by Stefania Strouza
“This “architectonic soul” [Animism] has the capacity to arrange or derange all animate beings by “furnishing” them with desires, ideas, and passions. Such animate architecture finds expression in two main structures: the human body and the tree.”
~Spyros Papapetros, Animism, “Liquid Antiquity” Catalogue
There is a primal, uncanny link between trees and human societies. One preceding the other, forests were once endowed with agency, when they served as sacred sites of animist worship. Once humans start to expand and control territory, this relationship is overturned. Early architecture envelops the human body in a building, originally often constructed from timber. This is performed through a sacrificial act, that of the dismemberment of the tree. The vegetal organism attains thereafter a disembodied presence as cladding, ornament and spatial enclosure.
Despite their “transformation” from animated entities to tectonic devices, these arboreal relics do not seem to dispel their troubling effect upon the human soul. As James Frazer in his nineteenth-century anthropological epic “The Golden Bough” describes: “Even when a tree has been felled, sawn into planks, and used to build a house, it is possible that the woodland spirit may still be lurking in the timber, and accordingly some people seek to propitiate “him” with bloody rituals before they occupy the new building.”
Sacrificial acts thus remain connected with the idea of human settlement, using the dead bodies of trees. The violence, however, inflicted upon trees is also performed in reverse, on human bodies in the form of their sacrifice, in hope for reconciliation with the violated nature.
In the opening scene of “The Garden” a broken tree accompanies but also precipitates death. “Today of all days” utters one of the main characters. As the narrative unfolds, ideas of territorial conflict and boundary crossing are expressed within a setting occupied by trees. Under their foliage, acts of physical and psychological violence are being performed, in the form of family disputes or even deaths of individuals.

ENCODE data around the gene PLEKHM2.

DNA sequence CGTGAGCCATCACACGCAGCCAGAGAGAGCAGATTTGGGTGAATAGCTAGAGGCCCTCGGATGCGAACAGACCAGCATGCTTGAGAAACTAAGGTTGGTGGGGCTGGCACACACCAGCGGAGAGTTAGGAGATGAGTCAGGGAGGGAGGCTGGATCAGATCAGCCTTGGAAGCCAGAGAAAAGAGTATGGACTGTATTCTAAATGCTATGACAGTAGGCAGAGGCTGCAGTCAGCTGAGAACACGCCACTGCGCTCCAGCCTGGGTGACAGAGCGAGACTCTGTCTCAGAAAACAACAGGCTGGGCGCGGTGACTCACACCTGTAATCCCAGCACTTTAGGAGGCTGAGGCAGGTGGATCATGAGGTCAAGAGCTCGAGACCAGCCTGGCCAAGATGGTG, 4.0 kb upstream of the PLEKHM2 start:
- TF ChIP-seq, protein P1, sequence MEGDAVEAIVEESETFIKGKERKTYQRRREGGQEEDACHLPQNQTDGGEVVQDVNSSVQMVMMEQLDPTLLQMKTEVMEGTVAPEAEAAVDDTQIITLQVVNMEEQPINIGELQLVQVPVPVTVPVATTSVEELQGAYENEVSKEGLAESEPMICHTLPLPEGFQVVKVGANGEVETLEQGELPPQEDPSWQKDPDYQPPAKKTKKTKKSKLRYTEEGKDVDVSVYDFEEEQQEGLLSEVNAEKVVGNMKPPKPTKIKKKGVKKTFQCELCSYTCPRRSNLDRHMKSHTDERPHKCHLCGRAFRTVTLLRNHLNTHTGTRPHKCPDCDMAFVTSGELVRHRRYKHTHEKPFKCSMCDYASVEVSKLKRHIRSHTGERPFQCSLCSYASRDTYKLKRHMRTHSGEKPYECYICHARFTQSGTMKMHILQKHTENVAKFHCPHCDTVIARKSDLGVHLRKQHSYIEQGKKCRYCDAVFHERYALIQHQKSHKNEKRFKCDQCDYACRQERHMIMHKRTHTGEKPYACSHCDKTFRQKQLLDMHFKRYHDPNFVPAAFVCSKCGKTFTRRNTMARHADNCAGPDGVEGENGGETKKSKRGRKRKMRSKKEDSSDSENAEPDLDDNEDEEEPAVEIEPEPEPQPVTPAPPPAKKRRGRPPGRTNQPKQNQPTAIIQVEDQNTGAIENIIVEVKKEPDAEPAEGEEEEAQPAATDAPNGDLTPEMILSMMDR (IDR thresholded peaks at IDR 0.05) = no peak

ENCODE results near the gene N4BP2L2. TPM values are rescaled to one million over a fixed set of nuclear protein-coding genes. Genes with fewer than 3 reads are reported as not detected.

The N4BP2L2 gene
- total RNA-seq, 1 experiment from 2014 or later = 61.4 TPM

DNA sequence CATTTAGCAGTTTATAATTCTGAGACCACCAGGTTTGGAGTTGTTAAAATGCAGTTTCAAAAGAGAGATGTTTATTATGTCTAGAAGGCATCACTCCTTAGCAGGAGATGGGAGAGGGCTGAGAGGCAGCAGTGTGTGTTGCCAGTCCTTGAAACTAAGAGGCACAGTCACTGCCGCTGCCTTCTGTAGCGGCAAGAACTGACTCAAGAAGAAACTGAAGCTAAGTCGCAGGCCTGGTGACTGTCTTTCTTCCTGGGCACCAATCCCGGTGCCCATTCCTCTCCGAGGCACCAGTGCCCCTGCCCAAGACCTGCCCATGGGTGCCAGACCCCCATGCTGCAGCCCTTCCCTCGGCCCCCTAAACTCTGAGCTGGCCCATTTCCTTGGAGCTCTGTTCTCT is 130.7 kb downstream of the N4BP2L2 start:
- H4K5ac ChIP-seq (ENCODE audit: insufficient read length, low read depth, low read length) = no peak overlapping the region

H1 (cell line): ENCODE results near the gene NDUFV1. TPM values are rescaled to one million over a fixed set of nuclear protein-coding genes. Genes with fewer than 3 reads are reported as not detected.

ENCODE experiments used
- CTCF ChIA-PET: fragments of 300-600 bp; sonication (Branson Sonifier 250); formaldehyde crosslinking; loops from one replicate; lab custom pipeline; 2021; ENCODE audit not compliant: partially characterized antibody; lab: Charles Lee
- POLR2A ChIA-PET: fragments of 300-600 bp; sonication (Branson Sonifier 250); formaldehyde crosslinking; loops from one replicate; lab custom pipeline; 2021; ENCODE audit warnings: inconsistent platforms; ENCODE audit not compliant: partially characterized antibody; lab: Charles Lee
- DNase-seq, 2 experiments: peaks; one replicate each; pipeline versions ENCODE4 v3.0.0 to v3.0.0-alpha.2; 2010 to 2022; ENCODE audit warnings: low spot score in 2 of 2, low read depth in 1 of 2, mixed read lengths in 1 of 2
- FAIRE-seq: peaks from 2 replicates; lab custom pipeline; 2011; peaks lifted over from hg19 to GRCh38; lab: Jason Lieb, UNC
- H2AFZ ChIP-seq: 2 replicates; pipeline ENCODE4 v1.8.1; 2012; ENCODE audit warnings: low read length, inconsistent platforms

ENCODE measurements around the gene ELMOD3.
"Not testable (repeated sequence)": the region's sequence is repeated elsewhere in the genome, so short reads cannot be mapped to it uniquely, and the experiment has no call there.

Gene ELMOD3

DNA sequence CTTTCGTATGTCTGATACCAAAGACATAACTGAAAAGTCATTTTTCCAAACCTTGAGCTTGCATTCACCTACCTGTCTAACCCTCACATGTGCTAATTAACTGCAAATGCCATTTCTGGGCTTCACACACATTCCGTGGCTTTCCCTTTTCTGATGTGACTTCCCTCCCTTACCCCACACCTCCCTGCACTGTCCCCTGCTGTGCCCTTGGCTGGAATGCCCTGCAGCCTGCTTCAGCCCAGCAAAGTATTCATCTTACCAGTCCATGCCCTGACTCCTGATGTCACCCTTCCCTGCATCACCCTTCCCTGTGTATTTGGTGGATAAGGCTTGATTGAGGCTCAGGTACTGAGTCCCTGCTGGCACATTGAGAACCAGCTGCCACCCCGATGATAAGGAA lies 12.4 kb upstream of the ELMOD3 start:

Bodies and trees, trees as bodies, in interchangeable positions of submission and defiance. Fragmented, dispersed and reassembled, these arboreal and human assemblages, are bound together by conflict over the settled spaces of human dwellings. The falling tree signifies empathy with the dead grandmother, but also revolt against its prescribed position in the order of things. By the end of the film, the domain of nature will claim its final victory over the project of human settlement, with the treehouse being the symbol of an arboreal upheaval.
In the work “Tamoanchan (Today of all days)” the above ideas are explored by means of sculptural form. As its title suggests, along with its role as a narrative device in the film, the image of the broken tree is revisited here through an external cultural association: the elaborate arboreal illustrations found in Aztec codexes. “Tamoanchan” is the depiction of a tree split in half, its parts in diagonal position and its roots fully exposed and bleeding. The unsettling anthropomorphism of its silhouette reminds us of the primordial link between trees and human bodies. In this link theorist Spyros Papapetros locates an “architectonic soul”. In the work, these three elements, the arboreal, the bodily and the architectural, are composed and restaged in a sculptural assemblage.
The tree structure appears as a ruptured cement-like object, its copper roots expanding in space. That space, the imagined territory of domesticity, is populated by abstract forms that resemble vessels, bones or spatial models. They serve as indicators of human society. Between the arboreal and the societal rest, however, the remnants of the sacrificial. Limbless hands and vegetal parts form a cluster, generating undecipherable gestures towards each other. In “Tamoanchan (Today of all days)” the uneasy corporeality of this set of characters and their fragile presence evokes tacit violence but also a sense of empathy towards them. Territorial conflicts thus establish a space where the boundaries between the animate and the inanimate are perpetually disturbed.